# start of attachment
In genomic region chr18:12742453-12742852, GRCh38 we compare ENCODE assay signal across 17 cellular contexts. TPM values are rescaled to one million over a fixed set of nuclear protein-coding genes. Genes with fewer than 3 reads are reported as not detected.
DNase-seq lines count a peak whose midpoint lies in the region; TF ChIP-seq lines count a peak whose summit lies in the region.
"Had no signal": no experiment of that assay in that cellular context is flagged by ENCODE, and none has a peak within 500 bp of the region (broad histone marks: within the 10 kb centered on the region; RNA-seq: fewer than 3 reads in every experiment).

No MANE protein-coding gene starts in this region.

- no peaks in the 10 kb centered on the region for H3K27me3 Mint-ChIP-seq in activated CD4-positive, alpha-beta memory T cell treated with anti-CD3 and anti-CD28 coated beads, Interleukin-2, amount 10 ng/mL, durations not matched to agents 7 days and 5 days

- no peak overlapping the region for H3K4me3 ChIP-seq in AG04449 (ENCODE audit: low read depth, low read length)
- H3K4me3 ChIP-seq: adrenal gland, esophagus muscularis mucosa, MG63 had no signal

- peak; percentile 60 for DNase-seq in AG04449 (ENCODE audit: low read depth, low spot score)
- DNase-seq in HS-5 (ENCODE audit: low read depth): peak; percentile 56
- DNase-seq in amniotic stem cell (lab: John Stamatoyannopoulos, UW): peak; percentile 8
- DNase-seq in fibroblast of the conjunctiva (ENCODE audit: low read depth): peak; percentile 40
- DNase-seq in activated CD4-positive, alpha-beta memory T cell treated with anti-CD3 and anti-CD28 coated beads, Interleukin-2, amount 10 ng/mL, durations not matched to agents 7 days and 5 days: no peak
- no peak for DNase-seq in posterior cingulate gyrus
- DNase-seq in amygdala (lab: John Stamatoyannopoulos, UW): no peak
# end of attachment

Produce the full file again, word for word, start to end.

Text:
In genomic region chr18:12742453-12742852, GRCh38 we compare ENCODE assay signal across 17 cellular contexts. TPM values are rescaled to one million over a fixed set of nuclear protein-coding genes. Genes with fewer than 3 reads are reported as not detected.
DNase-seq lines count a peak whose midpoint lies in the region; TF ChIP-seq lines count a peak whose summit lies in the region.
"Had no signal": no experiment of that assay in that cellular context is flagged by ENCODE, and none has a peak within 500 bp of the region (broad histone marks: within the 10 kb centered on the region; RNA-seq: fewer than 3 reads in every experiment).

No MANE protein-coding gene starts in this region.

- no peaks in the 10 kb centered on the region for H3K27me3 Mint-ChIP-seq in activated CD4-positive, alpha-beta memory T cell treated with anti-CD3 and anti-CD28 coated beads, Interleukin-2, amount 10 ng/mL, durations not matched to agents 7 days and 5 days

- no peak overlapping the region for H3K4me3 ChIP-seq in AG04449 (ENCODE audit: low read depth, low read length)
- H3K4me3 ChIP-seq: adrenal gland, esophagus muscularis mucosa, MG63 had no signal

- peak; percentile 60 for DNase-seq in AG04449 (ENCODE audit: low read depth, low spot score)
- DNase-seq in HS-5 (ENCODE audit: low read depth): peak; percentile 56
- DNase-seq in amniotic stem cell (lab: John Stamatoyannopoulos, UW): peak; percentile 8
- DNase-seq in fibroblast of the conjunctiva (ENCODE audit: low read depth): peak; percentile 40
- DNase-seq in activated CD4-positive, alpha-beta memory T cell treated with anti-CD3 and anti-CD28 coated beads, Interleukin-2, amount 10 ng/mL, durations not matched to agents 7 days and 5 days: no peak
- no peak for DNase-seq in posterior cingulate gyrus
- DNase-seq in amygdala (lab: John Stamatoyannopoulos, UW): no peak